Last week, the Connecticut Supreme Court overruled the rape conviction of 28-year-old Richard Fourtin, who was sentenced to 6 years of prison in 2008 after assaulting a woman with severe cerebral palsy. In a 4-3 decision, the court decided that the victim did not do enough to refuse the sexual advance of Fourtin, and therefore applied consent. Along with this decision came the declaration that this case may not be appealed or tried again. He now walks free while his victim, who chose to only go by "L.K." at trial to protect her anonymity, continues to suffer.
L.K. is a 29-year-old woman who suffers from an extreme case of cerebral palsy. Doctors say that she is only able to communicate at a 3-year-old level. She has very little motor control of any parts of her body, and cannot speak. She testified at trial by sliding her finger over the words "yes" or "no" on a paper, and if needed, spelling out words by pointing to each individual letter. It took her four full days to testify by this process.
The court ultimately decided that the victim could not possibly be "so uncommunicative that she was physically incapable" of resisting her attacker because of a testimony from a caretaker that stated she would sometimes kick and groan at home to get food. The court decided that since L.K. was capable of noticeable physical struggle, she should have made her lack of consent more clear by fighting against Fourtin. They therefore let Fourtin walk with the promise of no future retrial.
According to the Rape, Abuse, and Incest National Network, the absence of a verbal no and/or physical resistance does not indicate consent. Their website states "many victims make the good judgment that physical resistance would cause the attacker to become more violent." It is not uncommon for female rape victims to put up little struggle to protect their safety.
As someone with cerebral palsy (although I am blessed to have a very mild case), I can attest to the fact that some people are limited by their bodies, and unable to function normally. My ability to walk and speak clearly is incredibly rare. Most cerebral palsy patients are either wheelchair bound or must undergo years of rigorous physical therapy to be able to walk even minimally. Speech therapy is often a necessity as well, and even many milder patients have difficulty being understood. I myself, with a case pretty much as mild as it gets, underwent about 12 years of physical therapy as a child, wearing countless leg, ankle, arm, and wrist braces for correction and support. Cerebral palsy, for anyone unfamiliar with it, is an extremely debilitating disability.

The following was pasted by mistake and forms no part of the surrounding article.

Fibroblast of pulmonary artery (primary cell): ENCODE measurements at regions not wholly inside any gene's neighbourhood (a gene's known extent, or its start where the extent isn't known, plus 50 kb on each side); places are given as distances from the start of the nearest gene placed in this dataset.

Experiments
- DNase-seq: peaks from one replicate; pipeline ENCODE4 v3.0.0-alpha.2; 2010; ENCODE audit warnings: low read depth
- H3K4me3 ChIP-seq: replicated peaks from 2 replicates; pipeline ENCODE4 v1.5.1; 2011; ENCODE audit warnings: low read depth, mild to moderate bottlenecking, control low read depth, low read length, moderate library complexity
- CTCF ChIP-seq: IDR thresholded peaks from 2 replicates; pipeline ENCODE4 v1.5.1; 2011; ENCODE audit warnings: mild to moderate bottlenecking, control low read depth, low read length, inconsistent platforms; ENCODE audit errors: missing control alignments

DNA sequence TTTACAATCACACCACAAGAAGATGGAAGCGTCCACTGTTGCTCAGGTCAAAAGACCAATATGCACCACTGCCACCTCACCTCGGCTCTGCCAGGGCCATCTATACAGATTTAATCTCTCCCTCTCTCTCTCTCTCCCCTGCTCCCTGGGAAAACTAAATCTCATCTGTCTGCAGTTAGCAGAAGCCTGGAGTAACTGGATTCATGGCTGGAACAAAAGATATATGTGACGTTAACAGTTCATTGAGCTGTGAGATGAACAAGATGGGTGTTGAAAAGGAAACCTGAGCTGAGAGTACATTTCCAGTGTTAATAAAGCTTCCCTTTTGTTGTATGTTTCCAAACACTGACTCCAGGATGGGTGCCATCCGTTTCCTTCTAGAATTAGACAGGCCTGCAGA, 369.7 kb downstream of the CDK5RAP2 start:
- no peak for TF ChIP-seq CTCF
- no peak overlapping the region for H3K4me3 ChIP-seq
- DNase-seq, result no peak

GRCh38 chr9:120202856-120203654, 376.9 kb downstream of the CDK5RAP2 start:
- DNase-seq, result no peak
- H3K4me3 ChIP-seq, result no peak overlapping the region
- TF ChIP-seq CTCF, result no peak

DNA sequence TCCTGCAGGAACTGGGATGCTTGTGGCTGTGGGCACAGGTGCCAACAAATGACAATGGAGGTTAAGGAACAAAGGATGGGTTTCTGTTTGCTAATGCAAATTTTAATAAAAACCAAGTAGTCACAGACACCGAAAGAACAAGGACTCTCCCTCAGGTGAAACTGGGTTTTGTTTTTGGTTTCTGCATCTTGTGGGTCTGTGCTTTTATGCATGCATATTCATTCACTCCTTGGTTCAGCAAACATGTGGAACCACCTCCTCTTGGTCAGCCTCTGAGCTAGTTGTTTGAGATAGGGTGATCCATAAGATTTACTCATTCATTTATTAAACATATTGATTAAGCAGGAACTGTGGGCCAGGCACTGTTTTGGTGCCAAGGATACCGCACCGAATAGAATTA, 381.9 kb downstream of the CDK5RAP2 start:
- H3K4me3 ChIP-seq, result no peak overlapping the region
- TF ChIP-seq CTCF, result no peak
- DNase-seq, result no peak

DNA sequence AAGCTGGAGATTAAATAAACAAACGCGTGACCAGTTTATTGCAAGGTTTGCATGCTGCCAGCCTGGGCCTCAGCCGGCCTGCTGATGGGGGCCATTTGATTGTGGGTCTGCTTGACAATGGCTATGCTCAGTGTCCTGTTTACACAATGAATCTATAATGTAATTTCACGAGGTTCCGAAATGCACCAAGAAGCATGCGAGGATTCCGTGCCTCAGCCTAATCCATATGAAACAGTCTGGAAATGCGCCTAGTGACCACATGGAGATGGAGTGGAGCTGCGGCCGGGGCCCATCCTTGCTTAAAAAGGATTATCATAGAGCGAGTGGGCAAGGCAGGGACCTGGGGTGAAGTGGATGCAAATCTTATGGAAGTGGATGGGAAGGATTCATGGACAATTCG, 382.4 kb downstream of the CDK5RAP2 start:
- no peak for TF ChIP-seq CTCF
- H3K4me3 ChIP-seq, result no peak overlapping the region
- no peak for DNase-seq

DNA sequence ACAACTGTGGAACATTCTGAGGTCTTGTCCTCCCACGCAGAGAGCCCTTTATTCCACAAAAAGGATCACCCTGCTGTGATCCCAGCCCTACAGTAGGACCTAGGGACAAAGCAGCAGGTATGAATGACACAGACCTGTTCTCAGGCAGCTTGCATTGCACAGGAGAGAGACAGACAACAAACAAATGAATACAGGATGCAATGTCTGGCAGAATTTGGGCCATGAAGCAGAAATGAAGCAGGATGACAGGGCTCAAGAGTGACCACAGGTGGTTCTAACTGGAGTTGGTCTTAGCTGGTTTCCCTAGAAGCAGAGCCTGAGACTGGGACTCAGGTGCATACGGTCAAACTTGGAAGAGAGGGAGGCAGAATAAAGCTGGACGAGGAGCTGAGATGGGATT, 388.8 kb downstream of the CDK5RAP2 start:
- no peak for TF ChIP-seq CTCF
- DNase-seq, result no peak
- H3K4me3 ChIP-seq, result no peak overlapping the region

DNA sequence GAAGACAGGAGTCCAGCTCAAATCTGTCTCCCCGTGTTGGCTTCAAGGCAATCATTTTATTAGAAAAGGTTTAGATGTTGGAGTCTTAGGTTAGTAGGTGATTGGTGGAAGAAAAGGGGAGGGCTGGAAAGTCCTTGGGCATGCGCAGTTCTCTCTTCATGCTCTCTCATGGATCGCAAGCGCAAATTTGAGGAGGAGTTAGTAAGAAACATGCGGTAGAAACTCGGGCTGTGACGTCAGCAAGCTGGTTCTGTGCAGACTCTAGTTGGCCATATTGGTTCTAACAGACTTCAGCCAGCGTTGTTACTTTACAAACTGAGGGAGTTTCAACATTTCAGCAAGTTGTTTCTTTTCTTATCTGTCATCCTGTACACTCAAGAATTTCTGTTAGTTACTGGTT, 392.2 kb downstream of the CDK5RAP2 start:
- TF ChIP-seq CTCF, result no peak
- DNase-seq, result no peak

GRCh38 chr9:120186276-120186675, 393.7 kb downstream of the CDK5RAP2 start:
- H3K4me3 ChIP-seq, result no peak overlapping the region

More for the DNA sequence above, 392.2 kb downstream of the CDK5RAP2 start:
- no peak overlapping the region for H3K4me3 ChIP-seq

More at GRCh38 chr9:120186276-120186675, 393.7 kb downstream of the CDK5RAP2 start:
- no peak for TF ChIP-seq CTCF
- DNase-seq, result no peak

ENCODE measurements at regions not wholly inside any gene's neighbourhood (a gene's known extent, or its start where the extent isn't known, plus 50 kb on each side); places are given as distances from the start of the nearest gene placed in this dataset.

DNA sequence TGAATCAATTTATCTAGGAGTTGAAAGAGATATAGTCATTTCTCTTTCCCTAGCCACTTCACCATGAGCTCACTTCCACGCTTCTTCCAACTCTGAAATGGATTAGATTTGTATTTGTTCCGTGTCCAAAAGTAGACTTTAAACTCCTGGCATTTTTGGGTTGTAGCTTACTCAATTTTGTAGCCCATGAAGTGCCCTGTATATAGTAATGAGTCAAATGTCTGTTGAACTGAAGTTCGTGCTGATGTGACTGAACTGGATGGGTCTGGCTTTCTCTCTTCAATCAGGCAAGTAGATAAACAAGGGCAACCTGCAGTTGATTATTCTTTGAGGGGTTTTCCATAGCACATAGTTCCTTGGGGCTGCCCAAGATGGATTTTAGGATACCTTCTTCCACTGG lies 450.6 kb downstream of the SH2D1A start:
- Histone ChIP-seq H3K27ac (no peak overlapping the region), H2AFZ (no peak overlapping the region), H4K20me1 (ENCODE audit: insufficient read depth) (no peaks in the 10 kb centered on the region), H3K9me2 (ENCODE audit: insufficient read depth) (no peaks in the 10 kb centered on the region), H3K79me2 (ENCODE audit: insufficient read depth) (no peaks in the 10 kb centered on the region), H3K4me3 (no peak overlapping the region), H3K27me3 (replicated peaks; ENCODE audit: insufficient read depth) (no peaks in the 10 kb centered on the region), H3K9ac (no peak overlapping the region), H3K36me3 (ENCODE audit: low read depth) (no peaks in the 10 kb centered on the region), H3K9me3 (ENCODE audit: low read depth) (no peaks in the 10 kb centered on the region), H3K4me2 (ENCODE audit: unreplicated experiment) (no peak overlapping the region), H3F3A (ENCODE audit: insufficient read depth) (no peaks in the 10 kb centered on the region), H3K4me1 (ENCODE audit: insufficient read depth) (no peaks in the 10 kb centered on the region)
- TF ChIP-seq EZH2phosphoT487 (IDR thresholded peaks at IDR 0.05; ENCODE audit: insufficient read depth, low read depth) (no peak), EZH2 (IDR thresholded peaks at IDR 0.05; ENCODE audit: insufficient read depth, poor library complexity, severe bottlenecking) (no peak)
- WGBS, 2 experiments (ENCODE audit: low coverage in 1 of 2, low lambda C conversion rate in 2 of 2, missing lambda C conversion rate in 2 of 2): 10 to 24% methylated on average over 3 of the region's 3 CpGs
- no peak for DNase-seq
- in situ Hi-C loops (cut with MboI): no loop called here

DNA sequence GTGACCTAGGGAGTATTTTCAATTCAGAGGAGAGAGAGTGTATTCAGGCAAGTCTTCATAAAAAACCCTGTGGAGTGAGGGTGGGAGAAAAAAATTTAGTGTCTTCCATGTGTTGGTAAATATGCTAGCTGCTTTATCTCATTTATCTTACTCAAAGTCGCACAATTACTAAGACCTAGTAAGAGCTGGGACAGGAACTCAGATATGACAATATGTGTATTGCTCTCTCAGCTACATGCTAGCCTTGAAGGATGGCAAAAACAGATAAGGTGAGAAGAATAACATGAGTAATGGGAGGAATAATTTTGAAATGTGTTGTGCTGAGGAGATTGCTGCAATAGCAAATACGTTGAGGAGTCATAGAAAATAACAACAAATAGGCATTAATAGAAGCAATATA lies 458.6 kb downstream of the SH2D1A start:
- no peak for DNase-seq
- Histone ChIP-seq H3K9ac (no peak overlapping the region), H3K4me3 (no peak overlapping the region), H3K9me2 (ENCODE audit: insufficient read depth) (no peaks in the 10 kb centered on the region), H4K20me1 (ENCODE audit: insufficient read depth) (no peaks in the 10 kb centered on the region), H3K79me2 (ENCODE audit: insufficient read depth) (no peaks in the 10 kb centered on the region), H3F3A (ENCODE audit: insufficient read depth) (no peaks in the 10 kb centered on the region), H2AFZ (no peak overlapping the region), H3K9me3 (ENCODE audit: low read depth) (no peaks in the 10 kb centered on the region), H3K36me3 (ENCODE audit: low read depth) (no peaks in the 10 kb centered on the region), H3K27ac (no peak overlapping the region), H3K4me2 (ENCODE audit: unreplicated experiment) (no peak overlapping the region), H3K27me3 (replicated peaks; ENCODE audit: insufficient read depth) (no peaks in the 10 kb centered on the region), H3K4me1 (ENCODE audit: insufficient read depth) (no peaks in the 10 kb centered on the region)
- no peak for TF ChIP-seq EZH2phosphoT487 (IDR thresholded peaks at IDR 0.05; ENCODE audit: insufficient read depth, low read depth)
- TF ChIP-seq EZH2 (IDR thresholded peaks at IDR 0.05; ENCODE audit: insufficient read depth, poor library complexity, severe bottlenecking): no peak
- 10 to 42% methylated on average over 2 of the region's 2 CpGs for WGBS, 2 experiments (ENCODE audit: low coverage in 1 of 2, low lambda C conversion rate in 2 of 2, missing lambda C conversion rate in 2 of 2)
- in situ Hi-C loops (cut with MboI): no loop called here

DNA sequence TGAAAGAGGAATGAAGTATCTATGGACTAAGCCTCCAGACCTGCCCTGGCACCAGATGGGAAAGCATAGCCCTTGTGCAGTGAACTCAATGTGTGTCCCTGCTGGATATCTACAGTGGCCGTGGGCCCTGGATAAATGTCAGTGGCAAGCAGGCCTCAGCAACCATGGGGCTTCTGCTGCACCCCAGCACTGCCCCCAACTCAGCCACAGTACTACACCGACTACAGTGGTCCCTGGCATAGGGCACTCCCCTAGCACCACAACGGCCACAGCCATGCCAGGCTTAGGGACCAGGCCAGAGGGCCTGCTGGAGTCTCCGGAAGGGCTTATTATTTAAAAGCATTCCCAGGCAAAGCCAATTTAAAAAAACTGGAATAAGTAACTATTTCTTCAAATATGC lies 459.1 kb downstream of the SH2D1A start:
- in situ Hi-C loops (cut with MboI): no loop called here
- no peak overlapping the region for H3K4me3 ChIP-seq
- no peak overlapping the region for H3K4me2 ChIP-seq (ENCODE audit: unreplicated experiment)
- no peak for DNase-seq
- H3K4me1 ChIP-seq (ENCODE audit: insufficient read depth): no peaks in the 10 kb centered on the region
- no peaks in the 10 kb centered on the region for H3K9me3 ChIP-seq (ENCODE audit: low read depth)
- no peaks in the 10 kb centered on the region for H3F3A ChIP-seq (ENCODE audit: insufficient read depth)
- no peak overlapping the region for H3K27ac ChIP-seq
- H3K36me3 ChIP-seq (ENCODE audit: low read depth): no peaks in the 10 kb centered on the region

For this reason, I am appalled that the Connecticut Supreme Court would turn their backs on this helpless victim to let her attacker walk free. Rape is rape. And an attacker picking out an innocent woman who is so physically weak and unable to communicate calls for a harsher sentence, not an excusal of this hideous crime. Absence of no does not mean yes. Especially if the victim in question has great difficulty saying "no." Shame on the Connecticut Supreme Court. They are supposed to protect their citizens. This man should not get away with his disgusting crime because he had the good sense to attack a woman completely incapable of fighting back physically, verbally, and now apparently, legally. I am so disgusted I can't even stand it.
We need to protect rape victims. We need to protect our disabled. Will you sign my petition urging the Connecticut Government to look this case over and allow for a retrial? Will you tell them that rape is completely inexcusable, no matter how little resistance the attacker faces? Will you tell them that unless someone hears a "yes," their sexual advances are unwelcome and illegal? Will you tell them that you are disgusted and ashamed for their complete disregard for their own laws and their own citizens?
Thank you. Please sign and share my petition until Connecticut gets the message that they crossed a big line.
Danielle Minty started this petition with a single signature, and now has 48 supporters. Start a petition today to change something you care about.